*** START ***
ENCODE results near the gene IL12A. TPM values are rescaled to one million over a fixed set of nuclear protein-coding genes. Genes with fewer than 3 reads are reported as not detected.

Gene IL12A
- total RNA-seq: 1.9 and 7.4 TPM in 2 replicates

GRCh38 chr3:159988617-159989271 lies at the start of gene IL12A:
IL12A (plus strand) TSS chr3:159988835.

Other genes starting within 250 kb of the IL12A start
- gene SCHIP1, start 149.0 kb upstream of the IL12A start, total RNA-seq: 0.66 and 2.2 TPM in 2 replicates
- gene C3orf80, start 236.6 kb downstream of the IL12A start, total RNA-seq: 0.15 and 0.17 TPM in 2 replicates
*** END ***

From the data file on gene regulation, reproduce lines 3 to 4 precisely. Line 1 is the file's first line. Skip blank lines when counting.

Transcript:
- total RNA-seq: 1.9 and 7.4 TPM in 2 replicates

GRCh38 chr3:159988617-159989271 lies at the start of gene IL12A: